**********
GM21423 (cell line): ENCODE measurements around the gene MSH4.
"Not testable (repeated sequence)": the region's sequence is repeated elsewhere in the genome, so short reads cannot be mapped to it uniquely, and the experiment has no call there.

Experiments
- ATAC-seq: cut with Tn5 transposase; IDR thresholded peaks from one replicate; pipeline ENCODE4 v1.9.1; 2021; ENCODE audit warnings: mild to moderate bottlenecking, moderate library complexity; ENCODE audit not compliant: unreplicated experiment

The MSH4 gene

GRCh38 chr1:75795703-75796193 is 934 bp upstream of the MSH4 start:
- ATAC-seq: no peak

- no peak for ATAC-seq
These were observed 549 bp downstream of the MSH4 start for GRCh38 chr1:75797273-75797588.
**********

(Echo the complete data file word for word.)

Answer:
GM21423 (cell line): ENCODE measurements around the gene MSH4.
"Not testable (repeated sequence)": the region's sequence is repeated elsewhere in the genome, so short reads cannot be mapped to it uniquely, and the experiment has no call there.

Experiments
- ATAC-seq: cut with Tn5 transposase; IDR thresholded peaks from one replicate; pipeline ENCODE4 v1.9.1; 2021; ENCODE audit warnings: mild to moderate bottlenecking, moderate library complexity; ENCODE audit not compliant: unreplicated experiment

The MSH4 gene

GRCh38 chr1:75795703-75796193 is 934 bp upstream of the MSH4 start:
- ATAC-seq: no peak

- no peak for ATAC-seq
These were observed 549 bp downstream of the MSH4 start for GRCh38 chr1:75797273-75797588.